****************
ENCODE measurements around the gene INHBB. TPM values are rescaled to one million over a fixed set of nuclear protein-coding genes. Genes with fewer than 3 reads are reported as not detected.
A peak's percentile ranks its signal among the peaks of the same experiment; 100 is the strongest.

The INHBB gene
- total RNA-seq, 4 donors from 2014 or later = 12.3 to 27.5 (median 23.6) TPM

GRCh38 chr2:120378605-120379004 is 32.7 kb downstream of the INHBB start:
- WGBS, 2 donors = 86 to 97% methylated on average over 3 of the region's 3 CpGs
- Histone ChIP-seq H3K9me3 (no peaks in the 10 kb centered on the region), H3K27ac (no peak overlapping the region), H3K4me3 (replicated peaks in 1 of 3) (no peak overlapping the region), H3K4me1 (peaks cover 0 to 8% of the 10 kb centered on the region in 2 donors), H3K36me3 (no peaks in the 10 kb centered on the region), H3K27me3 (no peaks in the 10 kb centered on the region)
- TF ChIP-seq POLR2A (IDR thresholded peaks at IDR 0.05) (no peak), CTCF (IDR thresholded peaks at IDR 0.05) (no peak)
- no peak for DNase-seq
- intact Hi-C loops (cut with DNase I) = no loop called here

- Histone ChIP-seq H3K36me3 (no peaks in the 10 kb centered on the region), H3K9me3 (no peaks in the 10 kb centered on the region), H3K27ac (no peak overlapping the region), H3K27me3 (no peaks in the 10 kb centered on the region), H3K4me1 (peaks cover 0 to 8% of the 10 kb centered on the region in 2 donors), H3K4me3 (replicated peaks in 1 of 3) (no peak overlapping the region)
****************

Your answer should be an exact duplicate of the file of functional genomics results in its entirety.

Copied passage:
ENCODE measurements around the gene INHBB. TPM values are rescaled to one million over a fixed set of nuclear protein-coding genes. Genes with fewer than 3 reads are reported as not detected.
A peak's percentile ranks its signal among the peaks of the same experiment; 100 is the strongest.

The INHBB gene
- total RNA-seq, 4 donors from 2014 or later = 12.3 to 27.5 (median 23.6) TPM

GRCh38 chr2:120378605-120379004 is 32.7 kb downstream of the INHBB start:
- WGBS, 2 donors = 86 to 97% methylated on average over 3 of the region's 3 CpGs
- Histone ChIP-seq H3K9me3 (no peaks in the 10 kb centered on the region), H3K27ac (no peak overlapping the region), H3K4me3 (replicated peaks in 1 of 3) (no peak overlapping the region), H3K4me1 (peaks cover 0 to 8% of the 10 kb centered on the region in 2 donors), H3K36me3 (no peaks in the 10 kb centered on the region), H3K27me3 (no peaks in the 10 kb centered on the region)
- TF ChIP-seq POLR2A (IDR thresholded peaks at IDR 0.05) (no peak), CTCF (IDR thresholded peaks at IDR 0.05) (no peak)
- no peak for DNase-seq
- intact Hi-C loops (cut with DNase I) = no loop called here

- Histone ChIP-seq H3K36me3 (no peaks in the 10 kb centered on the region), H3K9me3 (no peaks in the 10 kb centered on the region), H3K27ac (no peak overlapping the region), H3K27me3 (no peaks in the 10 kb centered on the region), H3K4me1 (peaks cover 0 to 8% of the 10 kb centered on the region in 2 donors), H3K4me3 (replicated peaks in 1 of 3) (no peak overlapping the region)